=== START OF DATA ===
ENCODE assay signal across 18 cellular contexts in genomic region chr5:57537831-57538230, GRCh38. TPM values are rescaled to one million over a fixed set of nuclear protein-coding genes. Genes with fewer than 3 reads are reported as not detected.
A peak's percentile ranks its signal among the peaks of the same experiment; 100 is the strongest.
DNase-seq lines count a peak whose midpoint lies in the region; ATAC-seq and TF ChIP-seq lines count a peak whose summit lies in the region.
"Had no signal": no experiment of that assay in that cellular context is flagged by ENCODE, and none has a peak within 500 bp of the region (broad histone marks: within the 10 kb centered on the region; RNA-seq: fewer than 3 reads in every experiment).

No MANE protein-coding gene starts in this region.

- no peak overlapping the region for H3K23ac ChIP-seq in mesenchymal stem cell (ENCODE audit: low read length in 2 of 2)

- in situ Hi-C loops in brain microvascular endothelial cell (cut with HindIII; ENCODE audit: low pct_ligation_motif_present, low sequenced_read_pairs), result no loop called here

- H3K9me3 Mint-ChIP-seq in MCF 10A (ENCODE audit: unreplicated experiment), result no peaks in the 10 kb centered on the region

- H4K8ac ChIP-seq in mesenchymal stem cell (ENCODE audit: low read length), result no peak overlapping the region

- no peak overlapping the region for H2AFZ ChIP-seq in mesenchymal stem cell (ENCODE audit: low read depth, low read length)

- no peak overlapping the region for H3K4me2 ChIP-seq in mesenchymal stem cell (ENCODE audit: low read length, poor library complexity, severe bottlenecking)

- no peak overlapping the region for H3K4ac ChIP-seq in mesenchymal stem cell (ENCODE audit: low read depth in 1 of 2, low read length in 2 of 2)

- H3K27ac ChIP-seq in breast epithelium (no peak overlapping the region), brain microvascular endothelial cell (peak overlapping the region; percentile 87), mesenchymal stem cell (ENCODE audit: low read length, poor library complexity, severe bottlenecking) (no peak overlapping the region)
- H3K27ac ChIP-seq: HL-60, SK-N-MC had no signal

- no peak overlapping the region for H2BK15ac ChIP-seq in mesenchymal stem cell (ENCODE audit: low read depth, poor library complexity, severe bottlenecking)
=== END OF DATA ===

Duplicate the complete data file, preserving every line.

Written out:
ENCODE assay signal across 18 cellular contexts in genomic region chr5:57537831-57538230, GRCh38. TPM values are rescaled to one million over a fixed set of nuclear protein-coding genes. Genes with fewer than 3 reads are reported as not detected.
A peak's percentile ranks its signal among the peaks of the same experiment; 100 is the strongest.
DNase-seq lines count a peak whose midpoint lies in the region; ATAC-seq and TF ChIP-seq lines count a peak whose summit lies in the region.
"Had no signal": no experiment of that assay in that cellular context is flagged by ENCODE, and none has a peak within 500 bp of the region (broad histone marks: within the 10 kb centered on the region; RNA-seq: fewer than 3 reads in every experiment).

No MANE protein-coding gene starts in this region.

- no peak overlapping the region for H3K23ac ChIP-seq in mesenchymal stem cell (ENCODE audit: low read length in 2 of 2)

- in situ Hi-C loops in brain microvascular endothelial cell (cut with HindIII; ENCODE audit: low pct_ligation_motif_present, low sequenced_read_pairs), result no loop called here

- H3K9me3 Mint-ChIP-seq in MCF 10A (ENCODE audit: unreplicated experiment), result no peaks in the 10 kb centered on the region

- H4K8ac ChIP-seq in mesenchymal stem cell (ENCODE audit: low read length), result no peak overlapping the region

- no peak overlapping the region for H2AFZ ChIP-seq in mesenchymal stem cell (ENCODE audit: low read depth, low read length)

- no peak overlapping the region for H3K4me2 ChIP-seq in mesenchymal stem cell (ENCODE audit: low read length, poor library complexity, severe bottlenecking)

- no peak overlapping the region for H3K4ac ChIP-seq in mesenchymal stem cell (ENCODE audit: low read depth in 1 of 2, low read length in 2 of 2)

- H3K27ac ChIP-seq in breast epithelium (no peak overlapping the region), brain microvascular endothelial cell (peak overlapping the region; percentile 87), mesenchymal stem cell (ENCODE audit: low read length, poor library complexity, severe bottlenecking) (no peak overlapping the region)
- H3K27ac ChIP-seq: HL-60, SK-N-MC had no signal

- no peak overlapping the region for H2BK15ac ChIP-seq in mesenchymal stem cell (ENCODE audit: low read depth, poor library complexity, severe bottlenecking)